Manage Your Time Like a Dissertation BOSS!

Is the thought of writing your dissertation starting to feel like you are standing at the base of Mount Everest wondering how on earth you are going to climb to the top and finish this thing? Sometimes looking at the whole project can cause overwhelm, and is then used as an excuse not to take action. Not to worry though... I’m here to share the single most important strategy that helped me gain momentum and plow forward when I was floundering while writing my own dissertation. The key to time management and preventing overwhelm is scheduling out your dissertation tasks step by step.
 
First, download a Gantt chart template, and format it to suit your needs. I found a blank template online, after three years of floundering through my dissertation, and the Gantt chart alone was instrumental in my making forward movement to finish.  
 
Start backward with your defense celebration and outline each step it will take to get there. I started with the larger tasks, and then within the larger tasks, broke each larger task into several small tasks. List each of the identified tasks/activities in the left-hand column in the order that they need to be completed. Be sure to include DEFENSE CELEBRATION in the chart... always keep your eye on that prize. 
 
On the top of the chart, list the time unit. Start with weeks. Don’t be too flexible with your timeline that you float for the first three weeks procrastinating and then realize that you have to work like a crazy person to meet your deadline (or end up blowing off the deadline completely). 
 
Use arrows to indicate when the task should start, and by when it should be complete. The Gantt chart will provide you with a visual representation of the tasks to get you where you need to be in order to meet your larger goals. The whole initiative of writing the dissertation becomes clearer, and you will realize all the steps it will take to get there. Once you have the larger tasks/objectives outlined, you can start to break each task into smaller steps. 
 
The Gantt chart can be used as a project plan to share with your chair, your committee, and your peers. Not only does it explain exactly what you need to do, but it shows your superior planning skills and your roadmap to success.
 
When the Gantt chart is finished, you will have every task outlined, and much smaller steps to achieve and keep you focused on maintaining momentum and making progress. Be sure to schedule time to work on your dissertation every day during the week. Start with a half hour minimum, and schedule larger blocks of time 2-3 times per week for larger tasks like synthesizing information learned while researching the literature review, or interpreting your data. Scheduling time to work on your dissertation is CRITICAL. Doing so will help writing become a part of your daily life. It is LIBERATING to have a schedule and stick to it!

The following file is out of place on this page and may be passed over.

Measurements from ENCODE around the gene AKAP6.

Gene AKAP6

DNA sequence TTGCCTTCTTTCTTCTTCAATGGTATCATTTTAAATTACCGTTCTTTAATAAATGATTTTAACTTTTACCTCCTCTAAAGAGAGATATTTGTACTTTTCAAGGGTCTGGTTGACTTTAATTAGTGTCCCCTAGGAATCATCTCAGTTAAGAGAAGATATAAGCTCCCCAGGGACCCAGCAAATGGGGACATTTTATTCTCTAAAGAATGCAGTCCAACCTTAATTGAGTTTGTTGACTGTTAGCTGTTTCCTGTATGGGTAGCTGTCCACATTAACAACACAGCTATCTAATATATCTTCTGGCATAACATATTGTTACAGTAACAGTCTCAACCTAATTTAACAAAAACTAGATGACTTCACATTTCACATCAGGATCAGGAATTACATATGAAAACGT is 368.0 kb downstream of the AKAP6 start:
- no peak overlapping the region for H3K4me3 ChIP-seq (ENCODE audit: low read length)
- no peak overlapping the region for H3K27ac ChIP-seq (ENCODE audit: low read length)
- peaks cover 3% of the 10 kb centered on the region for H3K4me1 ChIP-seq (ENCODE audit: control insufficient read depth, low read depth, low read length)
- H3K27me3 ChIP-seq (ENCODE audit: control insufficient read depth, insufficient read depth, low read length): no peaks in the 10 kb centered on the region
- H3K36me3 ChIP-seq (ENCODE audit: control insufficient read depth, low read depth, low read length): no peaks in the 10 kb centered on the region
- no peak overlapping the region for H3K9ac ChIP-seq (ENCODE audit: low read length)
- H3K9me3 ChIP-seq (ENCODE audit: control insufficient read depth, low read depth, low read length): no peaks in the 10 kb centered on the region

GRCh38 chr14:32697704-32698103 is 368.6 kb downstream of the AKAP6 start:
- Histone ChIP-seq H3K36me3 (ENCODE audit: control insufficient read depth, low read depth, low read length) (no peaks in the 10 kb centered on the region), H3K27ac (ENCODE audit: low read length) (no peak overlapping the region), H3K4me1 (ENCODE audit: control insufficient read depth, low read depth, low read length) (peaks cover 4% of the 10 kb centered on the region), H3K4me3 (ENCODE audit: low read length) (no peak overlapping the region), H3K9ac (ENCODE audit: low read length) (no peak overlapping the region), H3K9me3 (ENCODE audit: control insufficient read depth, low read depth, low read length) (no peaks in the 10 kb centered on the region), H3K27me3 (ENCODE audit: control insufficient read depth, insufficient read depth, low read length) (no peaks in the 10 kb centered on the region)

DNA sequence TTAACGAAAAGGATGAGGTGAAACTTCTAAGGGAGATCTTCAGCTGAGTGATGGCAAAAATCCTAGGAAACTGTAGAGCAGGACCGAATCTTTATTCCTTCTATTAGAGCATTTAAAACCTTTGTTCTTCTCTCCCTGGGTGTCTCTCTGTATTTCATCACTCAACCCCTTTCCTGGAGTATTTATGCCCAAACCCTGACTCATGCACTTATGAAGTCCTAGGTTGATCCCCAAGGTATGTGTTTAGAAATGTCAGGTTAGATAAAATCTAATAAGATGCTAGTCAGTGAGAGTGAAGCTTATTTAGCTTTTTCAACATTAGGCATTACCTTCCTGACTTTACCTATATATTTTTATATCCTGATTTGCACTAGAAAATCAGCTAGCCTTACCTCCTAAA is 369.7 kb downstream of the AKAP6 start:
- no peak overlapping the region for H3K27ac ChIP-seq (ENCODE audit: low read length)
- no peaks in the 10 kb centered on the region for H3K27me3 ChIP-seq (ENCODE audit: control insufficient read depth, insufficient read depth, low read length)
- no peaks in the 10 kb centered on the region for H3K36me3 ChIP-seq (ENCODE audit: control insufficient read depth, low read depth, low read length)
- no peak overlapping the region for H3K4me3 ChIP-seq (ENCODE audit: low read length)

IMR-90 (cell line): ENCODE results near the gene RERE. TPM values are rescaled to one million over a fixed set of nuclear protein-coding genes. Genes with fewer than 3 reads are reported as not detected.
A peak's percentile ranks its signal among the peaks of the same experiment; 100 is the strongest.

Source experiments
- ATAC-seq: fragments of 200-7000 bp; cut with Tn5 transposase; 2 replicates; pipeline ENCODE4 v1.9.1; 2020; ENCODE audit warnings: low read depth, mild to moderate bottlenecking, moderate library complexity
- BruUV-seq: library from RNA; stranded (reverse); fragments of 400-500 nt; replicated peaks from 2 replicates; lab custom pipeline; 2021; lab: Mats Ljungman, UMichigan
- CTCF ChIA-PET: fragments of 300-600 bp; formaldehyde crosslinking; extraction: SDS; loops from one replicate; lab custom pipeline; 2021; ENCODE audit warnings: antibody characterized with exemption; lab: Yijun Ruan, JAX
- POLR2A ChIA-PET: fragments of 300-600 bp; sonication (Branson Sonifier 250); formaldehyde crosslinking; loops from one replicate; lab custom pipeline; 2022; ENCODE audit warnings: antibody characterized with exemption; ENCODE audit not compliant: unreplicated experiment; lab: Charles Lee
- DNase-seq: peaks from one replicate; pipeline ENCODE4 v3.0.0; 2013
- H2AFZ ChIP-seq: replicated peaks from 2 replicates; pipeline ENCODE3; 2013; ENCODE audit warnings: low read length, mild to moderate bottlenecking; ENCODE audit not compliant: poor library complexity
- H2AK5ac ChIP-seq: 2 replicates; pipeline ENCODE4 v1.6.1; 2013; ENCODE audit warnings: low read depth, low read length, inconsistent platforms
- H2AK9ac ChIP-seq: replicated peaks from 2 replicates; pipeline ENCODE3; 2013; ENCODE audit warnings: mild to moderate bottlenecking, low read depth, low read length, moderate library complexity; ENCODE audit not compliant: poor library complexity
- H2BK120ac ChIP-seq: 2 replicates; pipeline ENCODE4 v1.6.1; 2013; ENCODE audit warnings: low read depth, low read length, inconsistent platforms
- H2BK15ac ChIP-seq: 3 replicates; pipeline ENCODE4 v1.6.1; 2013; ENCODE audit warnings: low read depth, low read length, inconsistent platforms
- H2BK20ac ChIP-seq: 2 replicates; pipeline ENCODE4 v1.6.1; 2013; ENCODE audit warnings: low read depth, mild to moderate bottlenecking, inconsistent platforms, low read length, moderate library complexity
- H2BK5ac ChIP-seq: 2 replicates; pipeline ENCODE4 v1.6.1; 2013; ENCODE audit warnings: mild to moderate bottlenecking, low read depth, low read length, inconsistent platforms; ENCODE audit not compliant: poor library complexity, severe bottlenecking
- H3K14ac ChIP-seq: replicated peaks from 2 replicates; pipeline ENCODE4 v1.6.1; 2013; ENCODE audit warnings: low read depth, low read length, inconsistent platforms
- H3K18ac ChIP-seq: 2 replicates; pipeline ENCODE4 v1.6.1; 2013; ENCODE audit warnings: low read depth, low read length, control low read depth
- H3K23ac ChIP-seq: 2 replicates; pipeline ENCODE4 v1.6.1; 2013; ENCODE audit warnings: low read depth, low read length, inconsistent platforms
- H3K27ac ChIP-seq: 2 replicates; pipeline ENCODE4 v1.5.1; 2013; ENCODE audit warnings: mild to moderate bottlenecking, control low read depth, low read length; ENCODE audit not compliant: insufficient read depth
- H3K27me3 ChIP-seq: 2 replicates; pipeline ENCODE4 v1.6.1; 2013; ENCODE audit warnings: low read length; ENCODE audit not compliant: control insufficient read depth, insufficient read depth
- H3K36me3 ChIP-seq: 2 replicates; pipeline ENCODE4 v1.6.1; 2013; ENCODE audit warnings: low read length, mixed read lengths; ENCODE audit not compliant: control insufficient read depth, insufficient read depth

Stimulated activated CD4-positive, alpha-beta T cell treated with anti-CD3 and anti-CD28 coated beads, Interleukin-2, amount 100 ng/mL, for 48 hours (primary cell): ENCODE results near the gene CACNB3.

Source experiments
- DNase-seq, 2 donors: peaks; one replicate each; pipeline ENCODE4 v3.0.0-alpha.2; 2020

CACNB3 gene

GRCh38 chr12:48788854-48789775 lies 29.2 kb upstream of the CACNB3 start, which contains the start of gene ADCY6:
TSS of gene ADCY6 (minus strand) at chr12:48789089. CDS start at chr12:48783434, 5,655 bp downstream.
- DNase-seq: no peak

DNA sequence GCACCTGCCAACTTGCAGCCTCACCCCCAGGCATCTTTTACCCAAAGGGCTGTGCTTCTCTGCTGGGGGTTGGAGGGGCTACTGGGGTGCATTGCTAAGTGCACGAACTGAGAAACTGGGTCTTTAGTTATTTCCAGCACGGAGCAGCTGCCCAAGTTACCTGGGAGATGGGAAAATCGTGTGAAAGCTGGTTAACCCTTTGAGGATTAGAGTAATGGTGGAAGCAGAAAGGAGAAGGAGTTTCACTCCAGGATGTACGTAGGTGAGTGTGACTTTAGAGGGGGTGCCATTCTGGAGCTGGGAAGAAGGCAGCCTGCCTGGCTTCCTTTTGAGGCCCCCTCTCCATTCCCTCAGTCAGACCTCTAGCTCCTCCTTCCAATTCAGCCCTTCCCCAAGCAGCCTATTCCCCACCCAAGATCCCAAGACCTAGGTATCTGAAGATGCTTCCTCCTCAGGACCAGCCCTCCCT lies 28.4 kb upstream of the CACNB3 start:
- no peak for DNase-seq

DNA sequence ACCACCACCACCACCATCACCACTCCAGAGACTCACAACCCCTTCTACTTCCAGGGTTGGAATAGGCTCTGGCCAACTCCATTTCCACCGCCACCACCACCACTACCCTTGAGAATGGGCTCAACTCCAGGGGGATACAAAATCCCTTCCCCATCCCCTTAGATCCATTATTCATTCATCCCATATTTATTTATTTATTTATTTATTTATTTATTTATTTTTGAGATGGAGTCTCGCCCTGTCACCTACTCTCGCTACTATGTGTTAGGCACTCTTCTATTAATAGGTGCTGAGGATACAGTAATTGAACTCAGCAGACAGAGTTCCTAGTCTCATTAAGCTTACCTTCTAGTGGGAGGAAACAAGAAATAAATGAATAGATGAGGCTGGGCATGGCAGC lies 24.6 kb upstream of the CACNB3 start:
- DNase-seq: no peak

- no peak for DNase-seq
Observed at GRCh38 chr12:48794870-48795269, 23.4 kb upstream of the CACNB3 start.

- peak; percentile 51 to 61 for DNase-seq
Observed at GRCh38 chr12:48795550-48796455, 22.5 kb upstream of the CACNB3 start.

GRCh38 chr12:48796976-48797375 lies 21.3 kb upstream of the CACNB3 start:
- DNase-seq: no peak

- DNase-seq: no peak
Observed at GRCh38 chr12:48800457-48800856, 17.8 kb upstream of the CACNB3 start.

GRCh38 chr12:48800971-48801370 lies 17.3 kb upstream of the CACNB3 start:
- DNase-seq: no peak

Taking the time to create your detailed step-by-step plan to finish is the hard part. Once you have your roadmap all planned out, schedule smaller steps along the way to cross off day by day. Be sure to use behavioral outcomes to schedule tasks. “Read two peer-reviewed research articles on XX topic” is much more concrete than “Read for two hours”.
 
Once you have all of your steps scheduled and on your calendar, you can rest easy and be confident in the fact that you have a plan and you are going to finish! It is also important to schedule time for social support. It’s important while writing your dissertation to schedule in time to spend with loved ones, friends, and doing other things that you enjoy. Just because you are writing your dissertation doesn’t mean you have to crawl into a hole for a year or two. You will have to prioritize which social invites you will accept, but you can enjoy those moments guilt-free since you are making progress, have momentum, and a plan to finish!
 
I completed my dissertation while working full time, and while being married with kids. One strategy I used in prioritizing certain family activities, was that I would let my family choose which day was going to be a family day on the weekend. I would use the other day to spend with large blocks of time writing. Usually, my husband had a father/son day so that I could write during that time, and the boys loved having a day to spend together. It was a win-win! 
 
 
Wishing you success and well-being on your dissertation / doctoral journey,
 

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